4:55pm: Correa’s lawyer, Nicholas Williams, offered the following statement to Goold when reached for comment:
“Mr. Correa denies any illegal conduct. The relevant inquiry should be what information did former St. Louis Cardinals employees steal from the St. Louis Cardinals organization prior to joining the Houston Astros, and who in the Houston Astros organization authorized, consented to, or benefited from that roguish behavior.”
3:44pm: The Cardinals have fired scouting director Chris Correa for his role in the Cardinals’ breach of the Astros’ proprietary Ground Control computer network, reports Derrick Goold of the St. Louis Post-Dispatch. Lawyers for the Cardinals tell Goold that Correa had already been on an “imposed leave of absence.”
Cardinals GM John Mozeliak, Correa, and Correa’s lawyers all declined to comment, but a source close to the investigation tells Goold that Correa has admitted to illegally accessing Ground Control. Correa, however, has said that his reason for accessing the network was only to attempt to verify that Astros GM Jeff Luhnow had taken proprietary information from the Cardinals with him to his new post in Houston. According to Goold’s source, Correa did not leak any data to the public and was not responsible for additional entries to the Astros’ network. The FBI is continuing its investigation into other members of the organization, and it seems likely that others are involved, if Correa has been determined to have accessed Ground Control only one time without leaking any of the data.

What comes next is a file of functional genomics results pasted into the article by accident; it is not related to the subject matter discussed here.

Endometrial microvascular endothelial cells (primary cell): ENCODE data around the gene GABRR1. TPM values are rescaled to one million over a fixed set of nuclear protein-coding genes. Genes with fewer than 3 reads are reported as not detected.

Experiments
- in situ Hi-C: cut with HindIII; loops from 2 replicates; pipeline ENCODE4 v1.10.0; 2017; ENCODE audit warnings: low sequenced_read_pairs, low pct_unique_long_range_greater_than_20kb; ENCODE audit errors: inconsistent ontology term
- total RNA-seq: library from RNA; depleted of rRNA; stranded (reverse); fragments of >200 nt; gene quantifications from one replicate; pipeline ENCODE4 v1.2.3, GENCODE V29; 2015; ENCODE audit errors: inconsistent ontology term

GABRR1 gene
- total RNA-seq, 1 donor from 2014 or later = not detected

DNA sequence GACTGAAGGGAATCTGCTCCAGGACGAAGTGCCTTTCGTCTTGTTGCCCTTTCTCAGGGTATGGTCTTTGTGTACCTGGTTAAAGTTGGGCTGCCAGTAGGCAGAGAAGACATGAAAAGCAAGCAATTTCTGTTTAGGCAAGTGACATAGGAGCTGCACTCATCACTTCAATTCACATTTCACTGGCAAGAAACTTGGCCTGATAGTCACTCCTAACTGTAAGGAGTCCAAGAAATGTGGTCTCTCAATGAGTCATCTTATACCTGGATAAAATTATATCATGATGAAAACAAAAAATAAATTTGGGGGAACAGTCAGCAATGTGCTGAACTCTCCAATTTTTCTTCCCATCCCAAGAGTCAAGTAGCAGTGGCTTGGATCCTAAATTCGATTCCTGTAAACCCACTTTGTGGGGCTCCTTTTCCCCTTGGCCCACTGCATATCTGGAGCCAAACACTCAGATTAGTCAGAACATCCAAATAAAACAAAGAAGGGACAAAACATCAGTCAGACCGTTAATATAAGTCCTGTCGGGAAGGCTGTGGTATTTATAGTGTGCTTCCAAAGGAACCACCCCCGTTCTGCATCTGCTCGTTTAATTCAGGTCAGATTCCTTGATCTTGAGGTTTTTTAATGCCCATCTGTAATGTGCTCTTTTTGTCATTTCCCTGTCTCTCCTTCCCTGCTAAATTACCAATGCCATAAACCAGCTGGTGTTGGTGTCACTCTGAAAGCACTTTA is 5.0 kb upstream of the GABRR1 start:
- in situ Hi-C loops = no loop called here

The firing of Correa reveals that the breach into the Astros’ computer network goes far higher up the chain of command in the Cardinals’ front office than many had originally believed. Correa was only recently promoted to scouting director back in December after previously serving as a qualitative analyst and director of baseball operations, as Baseball America’s John Manuel wrote at the time.